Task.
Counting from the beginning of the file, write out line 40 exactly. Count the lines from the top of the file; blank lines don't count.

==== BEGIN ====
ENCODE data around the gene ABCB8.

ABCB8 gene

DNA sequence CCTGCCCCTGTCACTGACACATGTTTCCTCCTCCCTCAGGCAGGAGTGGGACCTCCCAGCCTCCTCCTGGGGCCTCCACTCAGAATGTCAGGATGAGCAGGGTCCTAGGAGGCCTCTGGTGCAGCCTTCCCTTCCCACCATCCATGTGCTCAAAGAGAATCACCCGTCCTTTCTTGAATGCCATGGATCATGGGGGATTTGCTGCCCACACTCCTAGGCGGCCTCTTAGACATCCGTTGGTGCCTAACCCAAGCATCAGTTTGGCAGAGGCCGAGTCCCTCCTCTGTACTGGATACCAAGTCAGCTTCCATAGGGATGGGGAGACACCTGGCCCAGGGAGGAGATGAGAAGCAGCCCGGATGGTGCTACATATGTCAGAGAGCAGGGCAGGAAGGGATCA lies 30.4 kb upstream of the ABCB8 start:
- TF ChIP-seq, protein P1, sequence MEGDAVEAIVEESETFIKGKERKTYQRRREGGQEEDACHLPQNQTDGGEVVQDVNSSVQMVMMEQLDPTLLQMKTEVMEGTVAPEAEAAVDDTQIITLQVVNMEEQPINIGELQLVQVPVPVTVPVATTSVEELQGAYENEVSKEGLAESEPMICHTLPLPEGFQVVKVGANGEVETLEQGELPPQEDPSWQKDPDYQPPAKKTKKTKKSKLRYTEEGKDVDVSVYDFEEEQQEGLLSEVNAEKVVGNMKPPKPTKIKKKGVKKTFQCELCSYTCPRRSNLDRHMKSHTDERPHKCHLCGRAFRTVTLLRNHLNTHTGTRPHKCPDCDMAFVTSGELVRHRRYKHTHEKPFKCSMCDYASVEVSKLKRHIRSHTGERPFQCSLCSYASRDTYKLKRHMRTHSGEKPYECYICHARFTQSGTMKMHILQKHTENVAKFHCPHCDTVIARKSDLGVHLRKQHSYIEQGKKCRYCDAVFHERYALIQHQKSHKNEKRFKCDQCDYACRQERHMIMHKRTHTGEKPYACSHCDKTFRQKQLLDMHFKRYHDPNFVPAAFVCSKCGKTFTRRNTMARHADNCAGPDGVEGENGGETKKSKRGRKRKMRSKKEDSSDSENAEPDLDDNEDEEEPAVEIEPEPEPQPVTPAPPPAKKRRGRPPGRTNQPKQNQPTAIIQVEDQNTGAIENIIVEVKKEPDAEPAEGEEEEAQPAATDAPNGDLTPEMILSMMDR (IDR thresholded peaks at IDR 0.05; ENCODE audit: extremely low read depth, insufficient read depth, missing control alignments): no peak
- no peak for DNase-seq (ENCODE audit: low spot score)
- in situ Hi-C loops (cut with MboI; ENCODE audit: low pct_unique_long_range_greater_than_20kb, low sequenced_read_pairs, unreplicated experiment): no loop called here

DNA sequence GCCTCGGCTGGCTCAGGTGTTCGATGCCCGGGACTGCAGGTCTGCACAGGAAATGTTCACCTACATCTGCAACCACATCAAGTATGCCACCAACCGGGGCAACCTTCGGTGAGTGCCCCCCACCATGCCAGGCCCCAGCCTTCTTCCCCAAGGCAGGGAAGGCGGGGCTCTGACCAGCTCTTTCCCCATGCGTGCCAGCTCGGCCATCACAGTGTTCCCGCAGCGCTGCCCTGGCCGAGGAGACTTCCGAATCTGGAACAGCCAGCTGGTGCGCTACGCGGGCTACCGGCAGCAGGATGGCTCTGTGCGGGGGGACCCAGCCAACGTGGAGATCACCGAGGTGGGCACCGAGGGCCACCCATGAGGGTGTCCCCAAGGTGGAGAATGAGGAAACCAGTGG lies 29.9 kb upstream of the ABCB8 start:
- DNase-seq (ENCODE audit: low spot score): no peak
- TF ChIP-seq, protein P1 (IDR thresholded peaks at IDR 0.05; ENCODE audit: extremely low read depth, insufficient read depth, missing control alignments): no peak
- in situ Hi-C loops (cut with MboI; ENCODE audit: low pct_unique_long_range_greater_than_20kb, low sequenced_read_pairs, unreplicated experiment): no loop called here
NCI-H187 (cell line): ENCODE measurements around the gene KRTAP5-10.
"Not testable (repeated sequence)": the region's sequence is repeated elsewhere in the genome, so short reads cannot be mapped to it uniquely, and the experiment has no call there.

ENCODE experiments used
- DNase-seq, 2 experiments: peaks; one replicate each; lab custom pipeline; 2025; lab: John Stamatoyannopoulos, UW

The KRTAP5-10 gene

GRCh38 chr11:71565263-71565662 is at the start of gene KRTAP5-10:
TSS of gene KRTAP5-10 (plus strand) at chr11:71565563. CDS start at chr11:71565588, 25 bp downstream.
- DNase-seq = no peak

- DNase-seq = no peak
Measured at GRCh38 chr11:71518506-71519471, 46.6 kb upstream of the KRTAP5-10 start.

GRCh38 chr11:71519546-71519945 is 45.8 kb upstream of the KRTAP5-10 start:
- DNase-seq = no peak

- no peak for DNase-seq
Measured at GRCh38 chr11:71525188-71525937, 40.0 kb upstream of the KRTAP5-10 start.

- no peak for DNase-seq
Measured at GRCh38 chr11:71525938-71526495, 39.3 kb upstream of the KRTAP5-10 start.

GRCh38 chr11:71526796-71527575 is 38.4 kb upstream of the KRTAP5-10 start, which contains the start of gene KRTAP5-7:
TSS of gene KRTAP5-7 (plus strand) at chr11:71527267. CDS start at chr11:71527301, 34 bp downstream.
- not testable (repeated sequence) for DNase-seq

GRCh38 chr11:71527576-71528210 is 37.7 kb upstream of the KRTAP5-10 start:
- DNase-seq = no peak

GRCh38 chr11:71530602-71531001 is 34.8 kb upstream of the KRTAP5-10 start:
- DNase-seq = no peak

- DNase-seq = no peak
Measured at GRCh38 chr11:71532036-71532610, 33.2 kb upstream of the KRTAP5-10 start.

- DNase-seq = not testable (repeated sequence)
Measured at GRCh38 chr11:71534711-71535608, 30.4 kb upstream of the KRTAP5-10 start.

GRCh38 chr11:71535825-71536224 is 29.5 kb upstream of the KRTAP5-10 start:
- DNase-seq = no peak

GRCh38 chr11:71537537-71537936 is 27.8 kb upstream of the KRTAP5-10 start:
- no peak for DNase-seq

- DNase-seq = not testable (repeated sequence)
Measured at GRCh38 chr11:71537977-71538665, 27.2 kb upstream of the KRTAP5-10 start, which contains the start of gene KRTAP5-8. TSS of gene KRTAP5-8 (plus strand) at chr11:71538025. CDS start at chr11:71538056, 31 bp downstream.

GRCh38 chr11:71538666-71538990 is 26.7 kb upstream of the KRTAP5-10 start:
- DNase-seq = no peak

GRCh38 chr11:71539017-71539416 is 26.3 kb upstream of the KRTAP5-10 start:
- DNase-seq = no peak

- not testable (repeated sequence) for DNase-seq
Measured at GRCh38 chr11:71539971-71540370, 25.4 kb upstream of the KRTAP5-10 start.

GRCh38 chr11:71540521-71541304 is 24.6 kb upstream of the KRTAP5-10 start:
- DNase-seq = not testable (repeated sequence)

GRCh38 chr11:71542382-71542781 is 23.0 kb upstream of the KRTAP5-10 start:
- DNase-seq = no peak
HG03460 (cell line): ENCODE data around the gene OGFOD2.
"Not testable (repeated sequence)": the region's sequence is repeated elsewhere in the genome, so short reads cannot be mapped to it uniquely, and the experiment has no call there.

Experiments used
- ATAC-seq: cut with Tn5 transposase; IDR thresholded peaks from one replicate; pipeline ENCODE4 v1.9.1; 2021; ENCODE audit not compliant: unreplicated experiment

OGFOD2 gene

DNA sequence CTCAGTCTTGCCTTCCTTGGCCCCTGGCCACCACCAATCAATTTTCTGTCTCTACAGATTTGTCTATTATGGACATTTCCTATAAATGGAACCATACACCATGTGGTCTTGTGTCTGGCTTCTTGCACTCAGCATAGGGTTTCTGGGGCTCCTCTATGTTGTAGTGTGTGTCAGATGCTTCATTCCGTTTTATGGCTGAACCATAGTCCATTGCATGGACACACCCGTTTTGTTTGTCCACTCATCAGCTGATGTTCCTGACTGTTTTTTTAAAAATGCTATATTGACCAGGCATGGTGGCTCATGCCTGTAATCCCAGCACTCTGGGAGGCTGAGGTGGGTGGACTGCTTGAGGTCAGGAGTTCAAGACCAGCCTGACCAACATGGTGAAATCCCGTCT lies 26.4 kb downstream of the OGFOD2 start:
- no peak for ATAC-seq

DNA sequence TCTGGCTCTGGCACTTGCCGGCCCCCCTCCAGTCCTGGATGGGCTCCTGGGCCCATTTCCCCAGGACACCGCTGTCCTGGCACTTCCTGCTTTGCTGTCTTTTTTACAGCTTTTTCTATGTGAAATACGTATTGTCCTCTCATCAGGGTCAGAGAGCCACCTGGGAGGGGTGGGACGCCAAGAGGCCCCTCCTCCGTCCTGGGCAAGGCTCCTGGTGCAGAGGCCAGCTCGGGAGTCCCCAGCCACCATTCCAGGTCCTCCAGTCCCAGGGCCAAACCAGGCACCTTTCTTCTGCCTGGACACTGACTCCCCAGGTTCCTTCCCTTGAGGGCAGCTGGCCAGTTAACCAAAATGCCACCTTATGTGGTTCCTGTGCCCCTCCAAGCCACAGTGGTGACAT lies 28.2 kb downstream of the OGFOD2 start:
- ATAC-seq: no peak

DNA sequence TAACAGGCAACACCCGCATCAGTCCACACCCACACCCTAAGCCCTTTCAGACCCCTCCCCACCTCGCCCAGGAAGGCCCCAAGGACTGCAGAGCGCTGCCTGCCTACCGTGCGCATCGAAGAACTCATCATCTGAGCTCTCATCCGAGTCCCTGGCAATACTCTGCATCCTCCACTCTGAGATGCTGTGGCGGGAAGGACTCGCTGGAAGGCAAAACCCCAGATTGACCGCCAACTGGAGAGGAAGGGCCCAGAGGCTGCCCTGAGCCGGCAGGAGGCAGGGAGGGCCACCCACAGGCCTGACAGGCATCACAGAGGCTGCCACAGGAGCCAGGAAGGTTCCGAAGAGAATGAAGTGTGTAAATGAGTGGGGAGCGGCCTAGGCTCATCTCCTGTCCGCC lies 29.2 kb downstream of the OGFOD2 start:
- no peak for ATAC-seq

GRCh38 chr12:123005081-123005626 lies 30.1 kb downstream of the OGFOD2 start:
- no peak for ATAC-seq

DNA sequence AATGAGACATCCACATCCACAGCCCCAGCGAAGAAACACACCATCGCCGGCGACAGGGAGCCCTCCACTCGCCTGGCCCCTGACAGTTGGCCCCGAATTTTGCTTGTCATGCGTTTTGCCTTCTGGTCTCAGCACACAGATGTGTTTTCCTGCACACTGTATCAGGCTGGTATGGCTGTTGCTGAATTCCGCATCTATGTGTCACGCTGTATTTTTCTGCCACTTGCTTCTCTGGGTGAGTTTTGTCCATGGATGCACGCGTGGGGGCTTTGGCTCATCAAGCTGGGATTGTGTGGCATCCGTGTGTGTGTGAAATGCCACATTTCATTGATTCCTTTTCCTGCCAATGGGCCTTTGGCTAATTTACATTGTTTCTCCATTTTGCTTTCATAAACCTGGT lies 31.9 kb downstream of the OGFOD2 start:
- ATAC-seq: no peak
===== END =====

GRCh38 chr11:71537537-71537936 is 27.8 kb upstream of the KRTAP5-10 start: